Monthly Archives: November 2018

Two Mysteries

“God has to work in the soul in secret and in darkness because if we fully knew

what was happening, and what Mystery, transformation, God and Grace will eventually ask of us, we would either try to take charge or stop the whole process.”

― St. John of the Cross

When we come to truly believe that God is at work in the world we face two mysteries. The first is the pure reality that we can never fully define or explain God. The second is we cannot predict what will be expected of us as followers of this mysterious God.

The First Mystery

God is real but we find that reality impossible to pin down. For God is not tangible but beyond the tangible. God is real but not definable. God is present but never seen. God speaks but we never really hear the voice of God. The essence of God is the mysterious presence. This is the presence that guides us when are lost, comforts us in sorrow and strengthens us in weakness. John of the Cross and other mystics understood and embraced a God that did not give them all the answers. God is this overarching presence that allows us to feel and experience things that are beyond this realm. That mystery is what carries us forward to worship and adore our creator.

Two-Mysteries-Quote

When we are ready to embrace this mystery we can engage God as never before. God then become our partner in all that we experience. We can live with our doubts because we understand that doubt is a vital part of faith. I would venture to say that there is no faith without doubt. Embracing the first mystery allows us to believe.

The Second Mystery

God is not in the business of giving followers a blueprint of their lives. The mystic asserts that we would be very reticent to follow our creator if we had the full scope of what would be expected of us. The sufferings of life are not something we look forward to experiencing. Yet as followers, will will suffer. Some suffering will come as a direct result of following God. In all relationships, there will be some bad days. The mystic tells us these times and events must be a mystery. If we knew everything that would happen to us or be expected of us everyday, it would be impossible to face many of our days.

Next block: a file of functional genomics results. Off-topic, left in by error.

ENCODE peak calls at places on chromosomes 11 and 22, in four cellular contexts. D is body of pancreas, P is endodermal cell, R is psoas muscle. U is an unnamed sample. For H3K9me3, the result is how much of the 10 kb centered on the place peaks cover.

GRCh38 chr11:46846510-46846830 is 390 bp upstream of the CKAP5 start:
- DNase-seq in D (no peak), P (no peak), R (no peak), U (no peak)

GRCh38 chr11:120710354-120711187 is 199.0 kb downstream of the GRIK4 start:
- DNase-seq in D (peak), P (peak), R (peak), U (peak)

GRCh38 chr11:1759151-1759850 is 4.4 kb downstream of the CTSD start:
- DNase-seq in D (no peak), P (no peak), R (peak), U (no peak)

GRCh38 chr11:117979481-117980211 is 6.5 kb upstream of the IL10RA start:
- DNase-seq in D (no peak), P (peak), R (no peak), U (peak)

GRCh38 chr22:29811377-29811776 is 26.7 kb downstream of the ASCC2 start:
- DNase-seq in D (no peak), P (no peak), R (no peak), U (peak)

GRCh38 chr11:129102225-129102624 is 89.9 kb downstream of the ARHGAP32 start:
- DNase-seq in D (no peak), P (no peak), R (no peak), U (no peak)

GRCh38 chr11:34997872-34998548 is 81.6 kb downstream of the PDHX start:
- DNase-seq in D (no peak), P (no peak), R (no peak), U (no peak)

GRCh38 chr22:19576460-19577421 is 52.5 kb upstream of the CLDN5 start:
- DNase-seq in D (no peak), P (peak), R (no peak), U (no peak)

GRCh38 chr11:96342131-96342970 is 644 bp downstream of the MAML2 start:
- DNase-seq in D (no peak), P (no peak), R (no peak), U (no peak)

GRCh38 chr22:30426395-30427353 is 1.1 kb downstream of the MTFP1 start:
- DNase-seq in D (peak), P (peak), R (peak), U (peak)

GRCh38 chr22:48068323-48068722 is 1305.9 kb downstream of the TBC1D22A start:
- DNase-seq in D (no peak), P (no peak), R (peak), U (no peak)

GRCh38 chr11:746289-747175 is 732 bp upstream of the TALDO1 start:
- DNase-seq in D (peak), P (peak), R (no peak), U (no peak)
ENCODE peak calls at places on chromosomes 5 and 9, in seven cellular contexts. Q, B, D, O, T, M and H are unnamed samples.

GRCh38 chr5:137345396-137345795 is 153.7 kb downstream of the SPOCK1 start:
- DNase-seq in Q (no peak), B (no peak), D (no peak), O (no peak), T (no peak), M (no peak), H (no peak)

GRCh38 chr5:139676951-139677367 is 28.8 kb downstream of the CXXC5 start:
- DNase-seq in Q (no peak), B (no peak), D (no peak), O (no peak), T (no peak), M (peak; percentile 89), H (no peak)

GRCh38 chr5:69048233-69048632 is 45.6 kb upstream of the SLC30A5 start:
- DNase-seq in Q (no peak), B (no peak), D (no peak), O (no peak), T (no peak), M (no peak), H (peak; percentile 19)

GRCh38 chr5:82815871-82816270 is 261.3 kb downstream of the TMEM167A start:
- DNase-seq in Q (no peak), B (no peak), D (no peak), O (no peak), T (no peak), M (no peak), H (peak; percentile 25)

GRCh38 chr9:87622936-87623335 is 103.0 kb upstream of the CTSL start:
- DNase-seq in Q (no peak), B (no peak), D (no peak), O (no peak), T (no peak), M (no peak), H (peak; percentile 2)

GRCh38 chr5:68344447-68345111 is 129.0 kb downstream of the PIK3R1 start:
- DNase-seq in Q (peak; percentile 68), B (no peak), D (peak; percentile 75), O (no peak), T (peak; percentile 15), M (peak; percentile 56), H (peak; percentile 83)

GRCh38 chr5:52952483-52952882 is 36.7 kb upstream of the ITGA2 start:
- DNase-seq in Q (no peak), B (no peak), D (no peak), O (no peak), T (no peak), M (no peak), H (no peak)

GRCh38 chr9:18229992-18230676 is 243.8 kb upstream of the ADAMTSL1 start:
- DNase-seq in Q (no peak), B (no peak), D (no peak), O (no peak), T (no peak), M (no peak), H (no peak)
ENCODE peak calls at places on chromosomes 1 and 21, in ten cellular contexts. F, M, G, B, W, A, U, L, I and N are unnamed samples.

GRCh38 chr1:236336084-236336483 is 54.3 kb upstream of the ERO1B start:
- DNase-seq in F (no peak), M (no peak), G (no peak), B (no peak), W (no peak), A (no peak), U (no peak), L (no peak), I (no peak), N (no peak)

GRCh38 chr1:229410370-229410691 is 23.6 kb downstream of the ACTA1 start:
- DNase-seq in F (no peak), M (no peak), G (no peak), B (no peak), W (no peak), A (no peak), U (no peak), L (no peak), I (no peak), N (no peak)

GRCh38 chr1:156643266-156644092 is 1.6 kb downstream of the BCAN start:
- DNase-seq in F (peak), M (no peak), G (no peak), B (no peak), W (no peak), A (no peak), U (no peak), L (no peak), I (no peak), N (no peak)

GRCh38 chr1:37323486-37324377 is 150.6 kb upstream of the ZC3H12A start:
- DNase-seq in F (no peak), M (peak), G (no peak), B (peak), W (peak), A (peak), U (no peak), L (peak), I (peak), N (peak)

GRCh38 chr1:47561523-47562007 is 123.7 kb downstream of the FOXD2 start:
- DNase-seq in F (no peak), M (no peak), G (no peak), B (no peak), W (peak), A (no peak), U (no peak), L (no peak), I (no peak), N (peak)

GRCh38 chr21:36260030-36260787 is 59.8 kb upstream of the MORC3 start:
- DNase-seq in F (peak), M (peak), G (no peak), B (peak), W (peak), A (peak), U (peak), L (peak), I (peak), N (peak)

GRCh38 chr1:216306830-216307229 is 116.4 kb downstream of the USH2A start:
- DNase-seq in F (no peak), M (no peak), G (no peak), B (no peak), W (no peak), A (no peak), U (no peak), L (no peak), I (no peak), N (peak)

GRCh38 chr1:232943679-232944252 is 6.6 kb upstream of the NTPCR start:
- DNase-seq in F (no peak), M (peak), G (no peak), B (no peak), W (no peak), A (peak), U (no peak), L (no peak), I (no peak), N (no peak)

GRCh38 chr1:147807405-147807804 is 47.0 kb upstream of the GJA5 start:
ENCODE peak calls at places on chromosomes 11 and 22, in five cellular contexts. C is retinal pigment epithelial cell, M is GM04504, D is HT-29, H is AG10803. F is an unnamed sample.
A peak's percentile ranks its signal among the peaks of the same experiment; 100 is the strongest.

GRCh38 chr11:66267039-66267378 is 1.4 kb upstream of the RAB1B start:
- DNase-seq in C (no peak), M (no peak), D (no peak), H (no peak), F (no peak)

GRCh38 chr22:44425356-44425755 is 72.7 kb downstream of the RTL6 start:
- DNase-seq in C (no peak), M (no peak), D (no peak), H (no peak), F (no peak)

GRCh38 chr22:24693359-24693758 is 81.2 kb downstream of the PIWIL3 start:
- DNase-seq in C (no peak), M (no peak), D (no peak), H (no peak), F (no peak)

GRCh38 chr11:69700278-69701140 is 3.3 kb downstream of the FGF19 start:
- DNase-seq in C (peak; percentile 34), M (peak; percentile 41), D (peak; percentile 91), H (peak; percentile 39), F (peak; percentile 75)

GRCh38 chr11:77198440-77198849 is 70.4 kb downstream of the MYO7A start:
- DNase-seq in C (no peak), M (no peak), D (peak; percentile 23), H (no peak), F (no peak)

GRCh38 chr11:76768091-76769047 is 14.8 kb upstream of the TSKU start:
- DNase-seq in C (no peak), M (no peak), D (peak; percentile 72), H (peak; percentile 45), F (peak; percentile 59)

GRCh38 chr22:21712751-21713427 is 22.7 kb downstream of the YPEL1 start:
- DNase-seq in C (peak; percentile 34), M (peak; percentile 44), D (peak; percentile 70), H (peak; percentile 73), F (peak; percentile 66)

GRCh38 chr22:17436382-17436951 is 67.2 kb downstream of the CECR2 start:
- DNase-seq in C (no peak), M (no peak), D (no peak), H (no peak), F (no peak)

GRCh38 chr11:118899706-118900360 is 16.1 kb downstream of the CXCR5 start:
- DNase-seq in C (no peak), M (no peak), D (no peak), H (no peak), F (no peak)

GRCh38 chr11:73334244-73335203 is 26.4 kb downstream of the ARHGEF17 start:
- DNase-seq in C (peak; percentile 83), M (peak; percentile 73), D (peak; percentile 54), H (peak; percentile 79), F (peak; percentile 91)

This second mystery involves our willingness to be believers without knowing exactly what is expected of us. This makes our lives unpredictable but none the less protected. This same God who does not allow us to know what our path will be us gives us the ability to go through every door and rise above anything that befalls us. In the midst of demands and struggles, God guides us, blesses us and makes us stronger. That strength compels us to become vessels of strength to others.


Prayer

Lord, you are the greatest of all mysteries. Your ways will never be totally known to me. My path will never be laid before me like a highway. I live knowing that no matter how winding and crooked my path may be you are always near. Your nearness, though it is a mystery, gives me comfort, strength, and joy.

Amen

Leave a comment

Filed under Christian Living, John of the Cross